By Alton Reece

During the minor scandal that attended the publication of my biography/memoir, I Was Howard Hughes, I went underground for a few months.  I won’t make it sound like I went on a grand spiritual quest, the way the people who book Oprah wanted me to.  I just took off with my girlfriend and drove around the country.  However, when I re-emerged in L.A., my first job back was as one of eleven screenwriters (nine uncredited, including me) on a wildly successful romantic comedy that will go unnamed.  If you speak the title anywhere on the planet people will immediately nod and many will quote the movie’s signature line, which has become as gratingly iconic as “show me the money.”  The line was spoken by a lanky brunette, beloved worldwide—of course, if the hoi-polloi could see her petulance with the craft service people over the temperature of cream cheese, or her daily unmerciful harangue of her dialogue coach, or her interminable ass-kissing of anyone from the studio, they might care less about what her tattoos mean.

I tried to talk to her one morning by the coffee machine.  I said hello, how are you, nice morning.  What I got for my trouble was this:

“Are you the one who wrote the book?”

Her eyes were superior, yet puffy enough you could’ve squeezed last night’s vodka out of them.

“Yes, I’ve written books,” I answered.

She chuckled.

“Yeah, I recognized you from ET.”

“You recognized me?”

“Uh-huh.”  She poured coffee.

“Well then, I’ll tear off this day’s calendar sheet and put it in my scrapbook.”

She had a look on her face like someone had just asked her to do some math without a calculator.  I smiled, then walked off.

Maybe I was too harsh with her, but this particular actress is well-known for having graduated from an Ivy League school, for being widely-read and having literary pretensions—the ubiquitous “novel in the works”—and I guess I expected a little more.

My title is “The Global Barbarism of Hollywood” but what does that have to do with a tarted-up actress with an IQ of 128?  I’m not quite sure.  I don’t think I can sum it up in a neat aphorism, so, if you will, follow me for a moment.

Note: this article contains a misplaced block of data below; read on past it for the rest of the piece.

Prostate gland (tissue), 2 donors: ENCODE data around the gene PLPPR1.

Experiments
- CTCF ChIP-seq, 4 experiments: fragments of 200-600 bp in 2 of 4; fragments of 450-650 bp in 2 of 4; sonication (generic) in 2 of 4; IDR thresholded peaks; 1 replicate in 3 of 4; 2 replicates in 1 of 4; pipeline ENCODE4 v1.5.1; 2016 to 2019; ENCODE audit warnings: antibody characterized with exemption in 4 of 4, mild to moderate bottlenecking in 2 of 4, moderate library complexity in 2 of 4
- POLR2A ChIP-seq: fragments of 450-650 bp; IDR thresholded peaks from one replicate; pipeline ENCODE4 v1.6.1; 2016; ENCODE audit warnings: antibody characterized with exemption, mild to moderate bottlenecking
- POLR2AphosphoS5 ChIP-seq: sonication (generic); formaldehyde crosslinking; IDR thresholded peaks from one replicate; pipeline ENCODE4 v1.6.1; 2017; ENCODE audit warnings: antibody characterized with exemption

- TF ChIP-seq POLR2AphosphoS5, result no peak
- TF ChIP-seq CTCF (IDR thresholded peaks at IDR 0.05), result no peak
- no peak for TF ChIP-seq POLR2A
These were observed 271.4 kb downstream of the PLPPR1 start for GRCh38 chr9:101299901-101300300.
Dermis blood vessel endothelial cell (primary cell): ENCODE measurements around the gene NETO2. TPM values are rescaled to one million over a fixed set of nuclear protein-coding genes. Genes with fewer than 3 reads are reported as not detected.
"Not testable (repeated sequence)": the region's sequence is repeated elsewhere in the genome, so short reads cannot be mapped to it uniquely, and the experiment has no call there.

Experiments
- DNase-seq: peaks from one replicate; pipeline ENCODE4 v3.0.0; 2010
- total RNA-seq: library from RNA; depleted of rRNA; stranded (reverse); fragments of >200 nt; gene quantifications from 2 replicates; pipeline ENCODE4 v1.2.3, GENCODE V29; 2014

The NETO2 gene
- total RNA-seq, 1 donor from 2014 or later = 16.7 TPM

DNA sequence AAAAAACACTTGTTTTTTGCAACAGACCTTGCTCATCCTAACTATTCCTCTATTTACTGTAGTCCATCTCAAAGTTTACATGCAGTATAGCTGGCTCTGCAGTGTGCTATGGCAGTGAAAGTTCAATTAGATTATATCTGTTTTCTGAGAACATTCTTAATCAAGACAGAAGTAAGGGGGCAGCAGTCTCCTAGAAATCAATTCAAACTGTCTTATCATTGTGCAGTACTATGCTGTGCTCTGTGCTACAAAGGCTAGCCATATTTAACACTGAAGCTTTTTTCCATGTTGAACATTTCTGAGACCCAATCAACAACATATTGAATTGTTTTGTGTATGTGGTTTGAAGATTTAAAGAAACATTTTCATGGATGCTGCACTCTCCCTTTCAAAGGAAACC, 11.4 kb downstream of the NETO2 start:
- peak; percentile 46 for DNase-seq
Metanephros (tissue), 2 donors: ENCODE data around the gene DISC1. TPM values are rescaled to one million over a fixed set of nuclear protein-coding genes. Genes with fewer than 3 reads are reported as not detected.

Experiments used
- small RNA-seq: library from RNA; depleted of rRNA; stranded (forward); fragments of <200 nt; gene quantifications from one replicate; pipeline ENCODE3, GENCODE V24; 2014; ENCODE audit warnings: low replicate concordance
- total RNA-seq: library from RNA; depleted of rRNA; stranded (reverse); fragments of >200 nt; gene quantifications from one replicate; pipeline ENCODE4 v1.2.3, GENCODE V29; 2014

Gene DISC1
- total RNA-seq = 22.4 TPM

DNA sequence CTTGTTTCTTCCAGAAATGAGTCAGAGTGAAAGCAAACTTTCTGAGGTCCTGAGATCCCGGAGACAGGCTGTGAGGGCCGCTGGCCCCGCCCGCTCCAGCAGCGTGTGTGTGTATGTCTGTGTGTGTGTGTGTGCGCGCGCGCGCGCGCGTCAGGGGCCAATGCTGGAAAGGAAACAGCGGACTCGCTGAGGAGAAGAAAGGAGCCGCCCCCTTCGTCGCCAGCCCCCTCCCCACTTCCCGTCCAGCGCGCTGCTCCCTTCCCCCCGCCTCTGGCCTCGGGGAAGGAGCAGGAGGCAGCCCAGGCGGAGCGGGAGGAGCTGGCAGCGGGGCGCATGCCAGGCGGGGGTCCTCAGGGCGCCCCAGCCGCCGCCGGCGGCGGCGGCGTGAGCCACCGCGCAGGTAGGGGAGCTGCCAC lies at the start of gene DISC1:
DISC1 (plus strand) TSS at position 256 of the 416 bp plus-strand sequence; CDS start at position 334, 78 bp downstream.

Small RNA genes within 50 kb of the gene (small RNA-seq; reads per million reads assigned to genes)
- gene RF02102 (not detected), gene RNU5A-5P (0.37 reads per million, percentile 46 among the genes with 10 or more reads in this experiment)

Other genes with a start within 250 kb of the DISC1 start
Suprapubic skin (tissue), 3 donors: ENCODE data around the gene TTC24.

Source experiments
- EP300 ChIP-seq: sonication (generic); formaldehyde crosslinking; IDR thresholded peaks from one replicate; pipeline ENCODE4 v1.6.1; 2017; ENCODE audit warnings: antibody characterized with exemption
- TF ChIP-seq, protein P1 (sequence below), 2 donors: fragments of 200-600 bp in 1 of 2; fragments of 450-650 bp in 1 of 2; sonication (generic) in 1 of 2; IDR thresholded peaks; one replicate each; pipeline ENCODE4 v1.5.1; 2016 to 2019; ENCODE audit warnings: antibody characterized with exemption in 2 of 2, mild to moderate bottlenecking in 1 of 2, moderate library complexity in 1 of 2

One of my favorite movies is Sullivan’s Travels, the 1941 Preston Sturges masterpiece.  It’s a comedic romp and a self-reflexive meditation on art, and asks what art should concern itself with, weighty issues or ‘just’ entertainment?  It comes down on the side of entertainment, saying that after a week in the mines we don’t need to watch something so full of philosophical import and self-importance it seems like it could’ve been adapted from Sartre.  I agree whole-heartedly, which would seem to put me in a position squarely opposite that of someone who would title this piece as I have.  You’d think I’d be a fan of the formulaic, easy-to-digest comedy and drama we see arriving fresh at the multiplex every Friday.  But I’m not an advocate of tripe and neither was Sullivan’s Travels.  You see, the important difference is that Sullivan’s Travels, while lighthearted, was also well done.  It was clever, witty, and thoughtful, even when doing slapstick.  It wasn’t just a bunch of easy sex jokes and car chases and digital tricks.  The Marx Brothers, even at their worst, had wit.  So did W.C. Fields.  Even the cartoons used to be smart.  Just watch Bugs Bunny if you don’t believe me.

I know my position seems too easy.  A lot of bad movies used to get made, and the ones that have survived are the best of an otherwise awful lot.  However, because of many factors—increased production costs, fierce competition from other media forms, but, most of all, a lack of moral courage—things are dumbed down today to a degree that makes one shudder.  Also, Hollywood has destroyed the rest of the worldwide movie industry, or at least rendered it a flopping goldfish, so all that is left to comfort our weary viewer on Saturday night is the addled and rapine barbarism of my title.

However, this isn’t just a screed against the movie industry.  It’s also a confession.  You see, up until this point, I’ve had a part in the crime.  I’ve profited from it.  But no more.  I’ve got a son now.  Justin.  He’s going on three and starting to understand what’s going on around him and I don’t want him to grow up watching his daddy make his living in this kind of business.  So from here on out, even if we have to live in a tent, I’ll do no more script work.  Of course that won’t stem the bloody tide, but at least I’ll know I put up a few sandbags before the screen faded to black.

One last sin to confess.  Remember the iconic line I mentioned earlier?  Well, I wrote that.  I’m the one who saddled the world with it.  Please forgive me.  Didn’t get paid much for it, but I won’t complain.  I signed a contract and I’ll live by it, no matter what my lawyer says.  When I first saw the script, it read like it’d been written by a team of proverbial monkeys with typewriter.  It took me a week by myself in a motel room to fix it.  If it gets the Golden Globe it’s up for, I won’t be on stage, but that’s all right.  Like I said, I signed a contract.  But I’ve also written my last movie.